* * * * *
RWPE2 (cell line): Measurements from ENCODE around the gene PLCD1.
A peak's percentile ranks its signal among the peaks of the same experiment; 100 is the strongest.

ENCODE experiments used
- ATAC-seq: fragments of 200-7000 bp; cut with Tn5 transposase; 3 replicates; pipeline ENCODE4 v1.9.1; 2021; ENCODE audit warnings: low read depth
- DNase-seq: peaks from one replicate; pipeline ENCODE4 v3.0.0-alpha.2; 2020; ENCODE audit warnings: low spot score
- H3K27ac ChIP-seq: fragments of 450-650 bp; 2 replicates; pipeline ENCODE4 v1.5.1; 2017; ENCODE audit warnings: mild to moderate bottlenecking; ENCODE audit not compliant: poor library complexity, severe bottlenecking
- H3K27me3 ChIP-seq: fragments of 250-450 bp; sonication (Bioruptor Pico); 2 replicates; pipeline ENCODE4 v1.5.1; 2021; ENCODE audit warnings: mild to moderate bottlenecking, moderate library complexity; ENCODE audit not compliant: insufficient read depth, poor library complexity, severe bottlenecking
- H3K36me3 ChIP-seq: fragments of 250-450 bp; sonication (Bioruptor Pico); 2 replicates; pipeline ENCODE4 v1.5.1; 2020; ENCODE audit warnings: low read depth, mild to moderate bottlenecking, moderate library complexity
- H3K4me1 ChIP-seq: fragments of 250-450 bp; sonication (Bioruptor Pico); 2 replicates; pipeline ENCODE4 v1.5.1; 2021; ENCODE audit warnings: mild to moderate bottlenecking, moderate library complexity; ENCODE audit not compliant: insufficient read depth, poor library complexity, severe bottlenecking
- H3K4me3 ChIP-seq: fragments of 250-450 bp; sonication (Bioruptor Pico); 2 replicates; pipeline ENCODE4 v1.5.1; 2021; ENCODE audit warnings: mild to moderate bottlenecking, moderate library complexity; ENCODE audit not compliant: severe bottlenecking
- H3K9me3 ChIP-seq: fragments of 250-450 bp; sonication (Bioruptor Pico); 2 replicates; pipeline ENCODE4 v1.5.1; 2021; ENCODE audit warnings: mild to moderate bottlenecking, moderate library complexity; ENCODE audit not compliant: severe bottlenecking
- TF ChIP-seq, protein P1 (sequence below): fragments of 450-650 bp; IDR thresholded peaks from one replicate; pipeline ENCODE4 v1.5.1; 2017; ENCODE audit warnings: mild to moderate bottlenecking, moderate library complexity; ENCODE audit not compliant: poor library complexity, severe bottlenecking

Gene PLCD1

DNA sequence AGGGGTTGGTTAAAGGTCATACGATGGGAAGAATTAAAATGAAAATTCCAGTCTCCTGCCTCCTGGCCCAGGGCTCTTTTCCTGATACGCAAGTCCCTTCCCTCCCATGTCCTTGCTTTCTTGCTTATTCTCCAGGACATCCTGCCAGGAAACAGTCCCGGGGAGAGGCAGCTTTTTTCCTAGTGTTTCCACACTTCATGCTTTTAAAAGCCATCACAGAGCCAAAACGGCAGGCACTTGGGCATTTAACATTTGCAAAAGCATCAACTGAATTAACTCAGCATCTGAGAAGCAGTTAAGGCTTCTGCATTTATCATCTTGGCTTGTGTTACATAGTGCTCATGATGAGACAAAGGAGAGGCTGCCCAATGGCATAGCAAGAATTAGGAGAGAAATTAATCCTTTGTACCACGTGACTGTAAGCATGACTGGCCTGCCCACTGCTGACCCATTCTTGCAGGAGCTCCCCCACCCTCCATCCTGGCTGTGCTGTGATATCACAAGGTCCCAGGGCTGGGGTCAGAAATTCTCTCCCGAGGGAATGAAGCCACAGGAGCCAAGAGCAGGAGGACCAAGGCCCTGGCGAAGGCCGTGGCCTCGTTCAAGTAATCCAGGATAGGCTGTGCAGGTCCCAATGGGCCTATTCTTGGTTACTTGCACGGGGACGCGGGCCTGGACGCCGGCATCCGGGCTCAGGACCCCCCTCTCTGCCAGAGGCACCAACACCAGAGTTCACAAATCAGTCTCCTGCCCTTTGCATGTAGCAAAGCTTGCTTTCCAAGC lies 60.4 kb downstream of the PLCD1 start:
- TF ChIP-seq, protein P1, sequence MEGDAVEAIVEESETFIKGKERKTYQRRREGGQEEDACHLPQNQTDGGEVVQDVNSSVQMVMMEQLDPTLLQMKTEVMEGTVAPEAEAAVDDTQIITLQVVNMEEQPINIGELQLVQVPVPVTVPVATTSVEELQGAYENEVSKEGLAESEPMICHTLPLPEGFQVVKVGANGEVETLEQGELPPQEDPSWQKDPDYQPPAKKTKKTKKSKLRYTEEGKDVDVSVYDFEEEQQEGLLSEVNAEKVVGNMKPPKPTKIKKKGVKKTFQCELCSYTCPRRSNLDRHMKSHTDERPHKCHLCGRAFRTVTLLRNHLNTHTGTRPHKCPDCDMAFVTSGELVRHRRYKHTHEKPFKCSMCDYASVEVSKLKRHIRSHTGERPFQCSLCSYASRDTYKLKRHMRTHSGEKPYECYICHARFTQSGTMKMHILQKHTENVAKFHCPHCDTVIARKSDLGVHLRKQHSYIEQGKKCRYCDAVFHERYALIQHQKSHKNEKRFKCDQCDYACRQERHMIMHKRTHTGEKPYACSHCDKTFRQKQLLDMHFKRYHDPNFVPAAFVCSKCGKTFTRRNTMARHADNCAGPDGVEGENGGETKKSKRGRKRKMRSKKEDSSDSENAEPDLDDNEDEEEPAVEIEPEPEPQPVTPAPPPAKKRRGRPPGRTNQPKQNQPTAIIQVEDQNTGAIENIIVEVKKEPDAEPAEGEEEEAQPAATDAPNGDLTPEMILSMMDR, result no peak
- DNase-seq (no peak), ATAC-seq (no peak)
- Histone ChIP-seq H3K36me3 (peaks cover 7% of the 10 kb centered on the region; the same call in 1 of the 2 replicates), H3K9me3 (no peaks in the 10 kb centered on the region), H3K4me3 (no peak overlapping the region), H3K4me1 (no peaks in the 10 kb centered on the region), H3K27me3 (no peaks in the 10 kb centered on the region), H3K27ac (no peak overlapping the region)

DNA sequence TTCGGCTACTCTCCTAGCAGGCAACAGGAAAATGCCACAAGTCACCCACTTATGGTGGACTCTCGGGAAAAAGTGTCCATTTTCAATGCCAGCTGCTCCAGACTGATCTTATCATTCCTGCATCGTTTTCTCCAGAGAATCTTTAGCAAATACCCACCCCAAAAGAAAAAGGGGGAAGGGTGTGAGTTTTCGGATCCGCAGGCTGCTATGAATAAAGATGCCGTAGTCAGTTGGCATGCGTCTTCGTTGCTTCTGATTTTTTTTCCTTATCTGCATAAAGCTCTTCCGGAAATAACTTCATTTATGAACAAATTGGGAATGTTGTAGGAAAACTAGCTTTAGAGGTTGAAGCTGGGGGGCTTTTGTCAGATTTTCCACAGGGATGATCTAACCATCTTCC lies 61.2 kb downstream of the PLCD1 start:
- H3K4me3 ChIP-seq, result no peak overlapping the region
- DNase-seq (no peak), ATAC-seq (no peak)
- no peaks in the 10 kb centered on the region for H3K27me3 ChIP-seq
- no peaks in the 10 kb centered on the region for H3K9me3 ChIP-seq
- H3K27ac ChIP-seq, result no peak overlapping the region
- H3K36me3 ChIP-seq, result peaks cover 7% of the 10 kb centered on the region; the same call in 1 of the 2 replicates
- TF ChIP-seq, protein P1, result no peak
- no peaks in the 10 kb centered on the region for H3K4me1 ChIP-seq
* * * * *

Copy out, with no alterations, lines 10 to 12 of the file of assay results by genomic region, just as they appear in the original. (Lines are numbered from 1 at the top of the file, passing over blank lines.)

- H3K4me3 ChIP-seq: fragments of 250-450 bp; sonication (Bioruptor Pico); 2 replicates; pipeline ENCODE4 v1.5.1; 2021; ENCODE audit warnings: mild to moderate bottlenecking, moderate library complexity; ENCODE audit not compliant: severe bottlenecking
- H3K9me3 ChIP-seq: fragments of 250-450 bp; sonication (Bioruptor Pico); 2 replicates; pipeline ENCODE4 v1.5.1; 2021; ENCODE audit warnings: mild to moderate bottlenecking, moderate library complexity; ENCODE audit not compliant: severe bottlenecking
- TF ChIP-seq, protein P1 (sequence below): fragments of 450-650 bp; IDR thresholded peaks from one replicate; pipeline ENCODE4 v1.5.1; 2017; ENCODE audit warnings: mild to moderate bottlenecking, moderate library complexity; ENCODE audit not compliant: poor library complexity, severe bottlenecking